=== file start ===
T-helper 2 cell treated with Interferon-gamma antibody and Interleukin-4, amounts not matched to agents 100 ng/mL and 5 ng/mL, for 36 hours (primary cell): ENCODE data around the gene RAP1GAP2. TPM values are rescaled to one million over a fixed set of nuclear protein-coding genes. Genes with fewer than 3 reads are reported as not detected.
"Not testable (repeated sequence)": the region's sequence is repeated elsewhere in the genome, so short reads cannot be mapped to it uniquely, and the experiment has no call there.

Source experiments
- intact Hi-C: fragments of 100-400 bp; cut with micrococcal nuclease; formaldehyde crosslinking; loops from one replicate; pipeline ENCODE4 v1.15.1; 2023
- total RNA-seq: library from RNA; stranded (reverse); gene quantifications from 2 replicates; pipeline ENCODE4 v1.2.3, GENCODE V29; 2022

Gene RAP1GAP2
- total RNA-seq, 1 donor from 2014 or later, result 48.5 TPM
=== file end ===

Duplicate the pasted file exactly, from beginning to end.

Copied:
T-helper 2 cell treated with Interferon-gamma antibody and Interleukin-4, amounts not matched to agents 100 ng/mL and 5 ng/mL, for 36 hours (primary cell): ENCODE data around the gene RAP1GAP2. TPM values are rescaled to one million over a fixed set of nuclear protein-coding genes. Genes with fewer than 3 reads are reported as not detected.
"Not testable (repeated sequence)": the region's sequence is repeated elsewhere in the genome, so short reads cannot be mapped to it uniquely, and the experiment has no call there.

Source experiments
- intact Hi-C: fragments of 100-400 bp; cut with micrococcal nuclease; formaldehyde crosslinking; loops from one replicate; pipeline ENCODE4 v1.15.1; 2023
- total RNA-seq: library from RNA; stranded (reverse); gene quantifications from 2 replicates; pipeline ENCODE4 v1.2.3, GENCODE V29; 2022

Gene RAP1GAP2
- total RNA-seq, 1 donor from 2014 or later, result 48.5 TPM